An Appetite for Wonder: The Making of a Scientist
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With the 2006 publication of The God Delusion, the name Richard Dawkins became a byword for ruthless skepticism and "brilliant, impassioned, articulate, impolite" debate (San Francisco Chronicle). his first memoir offers a more personal view.
His first book, The Selfish Gene, caused a seismic shift in the study of biology by proffering the gene-centered view of evolution. It was also in this book that Dawkins coined the term meme, a unit of cultural evolution, which has itself become a mainstay in contemporary culture.
In An Appetite for Wonder, Richard Dawkins shares a rare view into his early life, his intellectual awakening at Oxford, and his path to writing The Selfish Gene. He paints a vivid picture of his idyllic childhood in colonial Africa, peppered with sketches of his colorful ancestors, charming parents, and the peculiarities of colonial life right after World War II. At boarding school, despite a near-religious encounter with an Elvis record, he began his career as a skeptic by refusing to kneel for prayer in chapel. Despite some inspired teaching throughout primary and secondary school, it was only when he got to Oxford that his intellectual curiosity took full flight.
Arriving at Oxford in 1959, when undergraduates "left Elvis behind" for Bach or the Modern Jazz Quartet, Dawkins began to study zoology and was introduced to some of the university's legendary mentors as well as its tutorial system. It's to this unique educational system that Dawkins credits his awakening, as it invited young people to become scholars by encouraging them to pose rigorous questions and scour the library for the latest research rather than textbook "teaching to" any kind of test. His career as a fellow and lecturer at Oxford took an unexpected turn when, in 1973, a serious strike in Britain caused prolonged electricity cuts, and he was forced to pause his computer-based research. Provoked by the then widespread misunderstanding of natural selection known as "group selection" and inspired by the work of William Hamilton, Robert Trivers, and John Maynard Smith, he began to write a book he called, jokingly, "my bestseller." It was, of course, The Selfish Gene.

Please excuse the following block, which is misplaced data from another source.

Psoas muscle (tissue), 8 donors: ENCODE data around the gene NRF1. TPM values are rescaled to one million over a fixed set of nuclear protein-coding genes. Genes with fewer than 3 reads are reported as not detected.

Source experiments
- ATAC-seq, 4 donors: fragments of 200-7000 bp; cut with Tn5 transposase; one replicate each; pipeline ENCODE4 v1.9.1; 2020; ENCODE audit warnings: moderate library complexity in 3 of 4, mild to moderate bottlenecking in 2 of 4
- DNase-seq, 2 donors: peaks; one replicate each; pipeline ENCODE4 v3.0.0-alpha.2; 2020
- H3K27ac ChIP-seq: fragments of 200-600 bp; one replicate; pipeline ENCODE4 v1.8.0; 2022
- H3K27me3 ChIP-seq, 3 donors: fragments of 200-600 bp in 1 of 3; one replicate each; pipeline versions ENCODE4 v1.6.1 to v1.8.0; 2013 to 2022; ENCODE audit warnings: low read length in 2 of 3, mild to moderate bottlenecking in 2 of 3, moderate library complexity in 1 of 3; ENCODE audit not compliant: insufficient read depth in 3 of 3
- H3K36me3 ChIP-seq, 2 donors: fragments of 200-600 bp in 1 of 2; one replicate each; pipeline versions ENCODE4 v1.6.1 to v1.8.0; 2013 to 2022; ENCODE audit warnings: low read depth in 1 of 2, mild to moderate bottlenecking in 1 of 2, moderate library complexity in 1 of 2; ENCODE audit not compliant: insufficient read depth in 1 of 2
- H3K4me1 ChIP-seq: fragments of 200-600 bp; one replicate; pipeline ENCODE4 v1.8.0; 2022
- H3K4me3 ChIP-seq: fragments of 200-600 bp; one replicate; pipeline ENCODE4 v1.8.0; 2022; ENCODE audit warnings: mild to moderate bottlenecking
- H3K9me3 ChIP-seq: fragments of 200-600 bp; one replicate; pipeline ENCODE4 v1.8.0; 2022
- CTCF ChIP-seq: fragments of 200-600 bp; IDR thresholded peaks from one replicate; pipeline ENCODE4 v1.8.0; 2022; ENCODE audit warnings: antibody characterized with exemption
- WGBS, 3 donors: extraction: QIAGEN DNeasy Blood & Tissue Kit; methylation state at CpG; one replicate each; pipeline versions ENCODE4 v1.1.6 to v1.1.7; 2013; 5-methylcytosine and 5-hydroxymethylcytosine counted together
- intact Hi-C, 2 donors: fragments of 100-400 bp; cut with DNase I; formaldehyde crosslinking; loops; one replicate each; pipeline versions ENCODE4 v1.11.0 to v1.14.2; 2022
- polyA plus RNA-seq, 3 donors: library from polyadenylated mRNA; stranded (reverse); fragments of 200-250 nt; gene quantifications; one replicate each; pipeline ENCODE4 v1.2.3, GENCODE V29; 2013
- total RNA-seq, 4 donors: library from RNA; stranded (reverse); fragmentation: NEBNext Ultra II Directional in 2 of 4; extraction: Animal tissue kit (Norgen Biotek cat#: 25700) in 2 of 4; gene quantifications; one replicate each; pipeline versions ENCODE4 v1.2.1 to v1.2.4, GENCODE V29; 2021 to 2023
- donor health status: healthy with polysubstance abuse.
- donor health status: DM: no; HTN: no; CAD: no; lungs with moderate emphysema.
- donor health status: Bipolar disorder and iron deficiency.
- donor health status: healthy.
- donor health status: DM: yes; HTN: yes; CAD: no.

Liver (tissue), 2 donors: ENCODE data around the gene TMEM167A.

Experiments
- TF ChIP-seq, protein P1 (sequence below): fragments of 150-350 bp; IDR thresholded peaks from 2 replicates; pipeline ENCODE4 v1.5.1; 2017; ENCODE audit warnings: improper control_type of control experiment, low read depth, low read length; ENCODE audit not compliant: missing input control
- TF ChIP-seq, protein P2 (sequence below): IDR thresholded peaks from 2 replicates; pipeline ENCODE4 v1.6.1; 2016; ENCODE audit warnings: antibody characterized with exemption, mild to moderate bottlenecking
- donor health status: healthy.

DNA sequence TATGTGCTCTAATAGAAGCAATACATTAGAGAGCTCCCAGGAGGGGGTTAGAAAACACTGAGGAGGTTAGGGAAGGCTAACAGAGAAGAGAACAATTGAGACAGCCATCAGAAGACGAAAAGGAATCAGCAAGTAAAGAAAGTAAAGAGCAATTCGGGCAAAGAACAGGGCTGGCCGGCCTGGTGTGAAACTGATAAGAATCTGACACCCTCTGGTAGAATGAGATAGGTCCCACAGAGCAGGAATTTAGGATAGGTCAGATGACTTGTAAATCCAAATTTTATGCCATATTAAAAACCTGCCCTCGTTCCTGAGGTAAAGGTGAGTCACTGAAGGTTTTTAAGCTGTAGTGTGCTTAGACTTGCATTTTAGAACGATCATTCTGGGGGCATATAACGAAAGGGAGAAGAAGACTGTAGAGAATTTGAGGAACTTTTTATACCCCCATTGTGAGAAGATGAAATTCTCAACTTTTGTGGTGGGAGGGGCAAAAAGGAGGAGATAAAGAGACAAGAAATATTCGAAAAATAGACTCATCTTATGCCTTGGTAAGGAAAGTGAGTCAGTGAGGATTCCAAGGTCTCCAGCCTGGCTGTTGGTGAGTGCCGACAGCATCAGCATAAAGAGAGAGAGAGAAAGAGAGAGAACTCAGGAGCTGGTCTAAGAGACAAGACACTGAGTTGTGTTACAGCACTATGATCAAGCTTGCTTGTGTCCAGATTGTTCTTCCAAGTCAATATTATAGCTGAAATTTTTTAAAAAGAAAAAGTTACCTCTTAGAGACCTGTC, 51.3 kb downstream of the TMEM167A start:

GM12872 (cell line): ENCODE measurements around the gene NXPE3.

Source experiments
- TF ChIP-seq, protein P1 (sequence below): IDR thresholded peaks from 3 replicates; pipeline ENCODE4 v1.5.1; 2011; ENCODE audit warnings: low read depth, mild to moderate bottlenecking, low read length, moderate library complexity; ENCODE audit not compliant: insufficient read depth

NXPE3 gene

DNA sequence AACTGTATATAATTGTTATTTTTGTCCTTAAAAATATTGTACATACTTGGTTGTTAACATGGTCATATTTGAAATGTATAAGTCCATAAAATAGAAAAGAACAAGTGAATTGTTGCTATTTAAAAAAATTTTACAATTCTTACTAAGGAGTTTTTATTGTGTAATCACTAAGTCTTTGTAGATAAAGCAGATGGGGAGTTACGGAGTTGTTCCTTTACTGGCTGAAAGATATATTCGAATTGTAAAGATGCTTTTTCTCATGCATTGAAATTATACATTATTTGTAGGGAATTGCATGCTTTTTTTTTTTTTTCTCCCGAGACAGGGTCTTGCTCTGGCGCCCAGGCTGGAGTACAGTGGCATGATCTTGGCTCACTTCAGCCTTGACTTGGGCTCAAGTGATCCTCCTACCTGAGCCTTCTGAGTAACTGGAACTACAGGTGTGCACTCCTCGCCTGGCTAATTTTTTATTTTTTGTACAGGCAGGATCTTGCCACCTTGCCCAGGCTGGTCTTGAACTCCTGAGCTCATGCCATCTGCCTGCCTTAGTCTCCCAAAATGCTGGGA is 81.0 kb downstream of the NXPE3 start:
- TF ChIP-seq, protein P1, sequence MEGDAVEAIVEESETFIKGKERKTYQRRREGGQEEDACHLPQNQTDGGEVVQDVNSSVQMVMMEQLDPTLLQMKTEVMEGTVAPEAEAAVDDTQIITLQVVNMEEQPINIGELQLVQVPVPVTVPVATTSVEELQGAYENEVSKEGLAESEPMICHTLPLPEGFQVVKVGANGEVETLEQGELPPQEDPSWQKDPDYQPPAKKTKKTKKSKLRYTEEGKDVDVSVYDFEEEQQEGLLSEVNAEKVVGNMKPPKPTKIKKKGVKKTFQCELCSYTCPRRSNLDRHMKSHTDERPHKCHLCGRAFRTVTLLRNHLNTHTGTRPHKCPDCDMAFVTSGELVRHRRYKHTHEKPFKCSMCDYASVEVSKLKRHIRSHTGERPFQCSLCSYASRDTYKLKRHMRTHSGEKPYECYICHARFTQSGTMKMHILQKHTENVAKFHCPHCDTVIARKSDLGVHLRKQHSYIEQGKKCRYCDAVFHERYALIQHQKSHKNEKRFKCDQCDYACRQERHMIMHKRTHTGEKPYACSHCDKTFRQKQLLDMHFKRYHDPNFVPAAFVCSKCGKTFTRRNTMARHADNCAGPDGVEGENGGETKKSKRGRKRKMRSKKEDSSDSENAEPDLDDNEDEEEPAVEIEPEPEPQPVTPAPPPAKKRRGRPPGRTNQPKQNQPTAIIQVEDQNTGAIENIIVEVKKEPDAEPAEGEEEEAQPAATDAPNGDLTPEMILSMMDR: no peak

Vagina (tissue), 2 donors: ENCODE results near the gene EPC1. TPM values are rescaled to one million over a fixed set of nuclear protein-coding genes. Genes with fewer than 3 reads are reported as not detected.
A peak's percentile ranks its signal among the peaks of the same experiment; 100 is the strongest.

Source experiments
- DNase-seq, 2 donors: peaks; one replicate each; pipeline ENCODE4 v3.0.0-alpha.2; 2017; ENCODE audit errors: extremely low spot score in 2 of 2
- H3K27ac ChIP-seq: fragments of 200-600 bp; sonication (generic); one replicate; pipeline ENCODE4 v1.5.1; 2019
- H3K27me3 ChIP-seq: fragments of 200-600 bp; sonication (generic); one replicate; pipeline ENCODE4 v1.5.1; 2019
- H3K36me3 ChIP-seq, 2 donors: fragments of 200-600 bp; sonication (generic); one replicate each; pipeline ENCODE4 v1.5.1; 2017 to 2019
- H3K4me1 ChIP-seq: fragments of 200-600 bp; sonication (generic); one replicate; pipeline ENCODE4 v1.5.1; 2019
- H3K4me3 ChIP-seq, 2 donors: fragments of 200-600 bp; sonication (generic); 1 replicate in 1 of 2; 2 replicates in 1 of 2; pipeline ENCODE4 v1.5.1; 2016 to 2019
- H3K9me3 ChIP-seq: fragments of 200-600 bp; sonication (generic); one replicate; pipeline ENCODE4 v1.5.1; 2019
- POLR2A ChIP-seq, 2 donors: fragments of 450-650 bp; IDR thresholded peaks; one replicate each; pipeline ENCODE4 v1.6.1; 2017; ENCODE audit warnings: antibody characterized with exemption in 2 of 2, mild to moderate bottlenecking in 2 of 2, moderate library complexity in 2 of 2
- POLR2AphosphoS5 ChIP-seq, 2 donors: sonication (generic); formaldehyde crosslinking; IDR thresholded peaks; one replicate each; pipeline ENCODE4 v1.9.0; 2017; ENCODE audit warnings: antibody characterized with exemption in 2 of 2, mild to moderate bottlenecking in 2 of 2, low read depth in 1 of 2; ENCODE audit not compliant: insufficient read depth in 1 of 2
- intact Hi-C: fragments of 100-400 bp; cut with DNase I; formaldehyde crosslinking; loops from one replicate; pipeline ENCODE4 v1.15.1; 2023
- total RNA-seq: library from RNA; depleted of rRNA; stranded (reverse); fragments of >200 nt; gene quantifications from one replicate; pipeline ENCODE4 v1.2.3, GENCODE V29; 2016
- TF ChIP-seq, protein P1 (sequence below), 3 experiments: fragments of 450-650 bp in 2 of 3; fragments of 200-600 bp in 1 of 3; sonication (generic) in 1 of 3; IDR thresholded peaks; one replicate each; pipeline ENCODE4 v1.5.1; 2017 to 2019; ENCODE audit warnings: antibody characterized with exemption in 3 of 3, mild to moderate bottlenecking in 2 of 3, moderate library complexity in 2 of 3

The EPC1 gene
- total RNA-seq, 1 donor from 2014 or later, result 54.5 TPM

Here, for the first time, is an intimate memoir of the childhood and intellectual development of the evolutionary biologist and world-famous atheist, and the story of how he came to write what is widely held to be one of the most important books of the twentieth century.
on me at Eagle, even ‘Fight the good fight with all thy might’, sung to a stupefyingly dreary tune more appropriate to dozing than fighting. All parents were told to equip their sons with a bible. My parents, for some reason, gave me The Children’s Bible, which was not the same thing at all, and I felt rather left out and ‘different’. In particular it was not divided up into chapters and verses, which I felt as a terrible deprivation. I was so intrigued by the biblical method of subdividing prose
game of Matabeles and Mashonas (a local version of Cowboys and Indians, using the names of the two dominant Rhodesian tribes) which had us roaming through the woods and meadows of the Vumba (‘the mountains of the mist’ in the Shona language). Goodness knows how we managed not to get lost for ever. And although the school had no swimming pool (one was built later, after I left) we were taken to swim (naked) in a lovely pool at the foot of a waterfall, which was far more exciting. What boy needs a
phrase beginning with that letter. Single-syllable words represent dots, longer words dashes. G, for instance, was ‘Gordon Highlanders go’ – dash dash dot. I could construct no such mnemonics for semaphore and that was perhaps why I was bad at it. Or it may have been because I have low spatial intelligence: I do well on IQ tests until I hit the spatial rotation questions at the end, and they pull my score right down. The other high spot of the year was the annual school play, always an operetta,
he had consented to add his name to his students’ publications, as readily as modern supervisors insist on putting their names on papers to which they contribute much less, Mike would have been a conventionally successful scientist, lauded with conventional honours. As it is, he was a brilliantly successful scientist in a far deeper and truer sense. And I think we know which kind of scientist we really admire. Oxford sadly lost him to Australia. Years later, in Melbourne, at a party for me as
future generations. Such steps may involve behaving in certain ways, or growing organs of a particular shape or character. It can also be helpful to think metaphorically of genes as ‘thinking’ about what steps to take in order to pass themselves on to future generations. Such steps will usually involve manipulating individual organisms via the processes of embryonic development. But it is never even metaphorically legitimate to treat animals as thinking about what steps to take in order to